Tuesday, 29 April 2014

The XP apocalypse

When Microsoft discontinued support for XP there were all sorts of dire predictions that the sky would fall.

Most people running XP ignored these - for a lot of reasons, probably quite a few centred around inertia and complacency - after all they had some anti virus software, everything was working well and met their needs, and well upgrading costs money, not just for the OS but to replace these legacy application that would no longer work with 7 or 8.

If this was true of small business users, who had XP in their cashtills and god knows where else, it was doubly true of a large number of home users, including that often ignored constituency of older users who still have a single pc at home.

After all the kids have left home, the pc lets them skype the kids, do their internet banking, online shopping, home accounts and send the odd email - everyone has people like this in their family - they’re not luddites, they just don’t see the need beyond the half dozen things that they do.

Well now we’ve got a problem with Internet Explorer. The first thing to do with these people is give them Firefox or Chrome - both well supported and both browsers that banks and the major online shopping sites trust.

The second thing to do is explain to them that this is something that will keep happening - XP will not die with a bang but a whimper.

The third thing to do is to give them a live CD of a long term support (LTS) version of Ubuntu. Change the boot priorities on their PC so that if they have the live CD in the drive they’ll boot from that by preference (these are the sort of people who shut their pc’s down after using them, so you’ll probably need to explain about putting the PC in the drive and restarting.)

Once you’ve done that - show them Ubuntu - show them libre office, show them firefox, and because they probably still use a mail client rather than web mail show them evolution. As they probably have an older PC you can probably pretty much guarantee that they won’t have problems with hardware or firmware compatibility.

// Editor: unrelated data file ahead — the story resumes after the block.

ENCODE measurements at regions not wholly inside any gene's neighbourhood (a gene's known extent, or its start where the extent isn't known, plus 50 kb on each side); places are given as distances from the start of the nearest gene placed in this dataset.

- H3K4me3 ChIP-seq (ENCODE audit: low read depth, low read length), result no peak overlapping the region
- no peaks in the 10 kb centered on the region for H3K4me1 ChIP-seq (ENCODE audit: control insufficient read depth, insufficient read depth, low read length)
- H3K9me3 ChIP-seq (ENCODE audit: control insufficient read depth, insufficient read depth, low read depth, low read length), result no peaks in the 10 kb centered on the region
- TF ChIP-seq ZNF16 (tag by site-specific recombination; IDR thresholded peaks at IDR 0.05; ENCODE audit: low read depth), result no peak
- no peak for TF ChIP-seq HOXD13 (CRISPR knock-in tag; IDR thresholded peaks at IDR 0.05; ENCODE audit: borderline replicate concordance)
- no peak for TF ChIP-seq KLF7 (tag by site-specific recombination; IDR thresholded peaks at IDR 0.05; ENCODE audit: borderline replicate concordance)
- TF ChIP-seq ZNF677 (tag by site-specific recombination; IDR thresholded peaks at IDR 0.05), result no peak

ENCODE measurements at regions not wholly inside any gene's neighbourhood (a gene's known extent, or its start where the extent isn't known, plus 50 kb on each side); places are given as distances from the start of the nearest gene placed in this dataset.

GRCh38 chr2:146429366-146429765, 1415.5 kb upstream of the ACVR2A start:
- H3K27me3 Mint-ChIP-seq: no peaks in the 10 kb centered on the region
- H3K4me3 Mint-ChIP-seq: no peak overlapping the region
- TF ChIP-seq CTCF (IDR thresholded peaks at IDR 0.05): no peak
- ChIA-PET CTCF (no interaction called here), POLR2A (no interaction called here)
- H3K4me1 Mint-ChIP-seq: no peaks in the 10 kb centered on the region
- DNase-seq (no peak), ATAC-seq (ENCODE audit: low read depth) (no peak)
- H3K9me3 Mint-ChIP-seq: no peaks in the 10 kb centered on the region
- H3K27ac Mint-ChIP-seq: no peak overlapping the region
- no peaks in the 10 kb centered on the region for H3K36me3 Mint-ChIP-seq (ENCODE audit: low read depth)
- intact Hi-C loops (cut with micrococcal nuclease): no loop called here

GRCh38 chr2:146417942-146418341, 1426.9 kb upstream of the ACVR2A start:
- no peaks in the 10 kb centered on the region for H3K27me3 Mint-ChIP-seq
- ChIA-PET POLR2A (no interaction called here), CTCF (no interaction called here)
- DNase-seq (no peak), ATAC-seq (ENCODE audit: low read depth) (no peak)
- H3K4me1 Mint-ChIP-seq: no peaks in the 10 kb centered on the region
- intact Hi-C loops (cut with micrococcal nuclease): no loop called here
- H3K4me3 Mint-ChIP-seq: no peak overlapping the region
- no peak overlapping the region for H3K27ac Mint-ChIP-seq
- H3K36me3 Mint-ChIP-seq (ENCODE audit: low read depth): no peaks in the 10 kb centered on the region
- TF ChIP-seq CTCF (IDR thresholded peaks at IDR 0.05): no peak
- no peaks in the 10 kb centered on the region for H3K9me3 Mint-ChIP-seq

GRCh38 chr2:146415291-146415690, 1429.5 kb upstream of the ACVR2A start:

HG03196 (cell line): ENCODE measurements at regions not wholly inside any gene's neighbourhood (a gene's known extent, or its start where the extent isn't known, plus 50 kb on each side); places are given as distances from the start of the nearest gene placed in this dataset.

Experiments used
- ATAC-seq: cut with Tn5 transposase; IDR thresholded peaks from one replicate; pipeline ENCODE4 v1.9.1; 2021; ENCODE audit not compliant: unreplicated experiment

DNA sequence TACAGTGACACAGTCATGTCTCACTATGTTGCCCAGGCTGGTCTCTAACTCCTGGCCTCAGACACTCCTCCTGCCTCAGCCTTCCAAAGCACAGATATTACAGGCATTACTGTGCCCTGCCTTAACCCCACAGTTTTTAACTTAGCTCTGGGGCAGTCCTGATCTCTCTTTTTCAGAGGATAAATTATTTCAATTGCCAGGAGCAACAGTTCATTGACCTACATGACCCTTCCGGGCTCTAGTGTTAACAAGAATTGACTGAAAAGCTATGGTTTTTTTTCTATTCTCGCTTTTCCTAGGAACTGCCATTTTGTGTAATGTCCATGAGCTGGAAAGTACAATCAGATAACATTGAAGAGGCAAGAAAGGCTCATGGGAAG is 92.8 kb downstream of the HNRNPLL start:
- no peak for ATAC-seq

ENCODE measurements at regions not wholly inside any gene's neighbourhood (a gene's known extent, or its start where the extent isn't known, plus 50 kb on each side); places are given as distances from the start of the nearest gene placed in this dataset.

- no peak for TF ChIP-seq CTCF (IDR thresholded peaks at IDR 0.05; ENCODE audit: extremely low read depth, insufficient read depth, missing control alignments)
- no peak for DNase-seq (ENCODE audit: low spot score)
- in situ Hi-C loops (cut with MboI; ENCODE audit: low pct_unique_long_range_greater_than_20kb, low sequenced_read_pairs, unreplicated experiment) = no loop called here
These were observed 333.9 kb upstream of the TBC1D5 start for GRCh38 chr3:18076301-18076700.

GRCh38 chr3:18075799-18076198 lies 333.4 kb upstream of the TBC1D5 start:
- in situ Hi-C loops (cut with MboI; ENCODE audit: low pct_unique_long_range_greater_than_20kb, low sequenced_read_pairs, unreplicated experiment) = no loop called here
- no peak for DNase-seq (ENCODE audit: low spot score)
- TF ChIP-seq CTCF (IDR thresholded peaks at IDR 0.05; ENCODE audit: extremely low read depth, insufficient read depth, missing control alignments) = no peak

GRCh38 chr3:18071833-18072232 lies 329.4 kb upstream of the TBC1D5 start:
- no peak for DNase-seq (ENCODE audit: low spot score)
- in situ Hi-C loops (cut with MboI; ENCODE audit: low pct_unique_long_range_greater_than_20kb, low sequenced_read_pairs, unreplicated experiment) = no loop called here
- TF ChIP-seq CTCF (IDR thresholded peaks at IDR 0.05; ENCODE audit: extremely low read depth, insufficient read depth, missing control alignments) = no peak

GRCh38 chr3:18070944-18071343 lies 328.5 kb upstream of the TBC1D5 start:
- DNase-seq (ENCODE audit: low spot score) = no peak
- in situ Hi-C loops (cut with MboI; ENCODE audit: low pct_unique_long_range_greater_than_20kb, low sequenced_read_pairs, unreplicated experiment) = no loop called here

Then leave them the CD and suggest they explore some more - some will, some won’t, but it’s important to give them the option. The other thing is that they will talk to their friends about this, and whether they’d be better off with a new PC.

Windows 8 has been a disaster in marketing terms, and wildly unpopular with this sort of user because it’s just so different in terms of user experience. I have a cynical suspicion that the introduction of windows 8 pushed up sales of Macs to the 50+ demographic - after all these nice clean kids in the Apple store show you just how easy it is to change over and move your files.

It’s alo important to appreciate that this demographic doesn’t know what things cost - computers have always been expensive to them so $1500 for a new iMac seems to be just what it costs no matter that you could get a decent Asus all in one with Windows 8 for not much more than half that from one of these discount stores with bright lights and annoying just post pubescent sales people (and this demographic likes all in ones - for years they’ve fought with where to put the system box in your classic three box combo).

So suppose they decide to try Ubuntu. Basically you need to come back and help them install it. It may be easy but it’s not something they’ve ever done before and they’re worried about stuffing it up.

First of all back up their files. Burn them to CD or DVD. Then install Ubuntu - the aim here of course is to get rid of XP so you are going to wipe the disk and start over, none of your dual boot stuff here.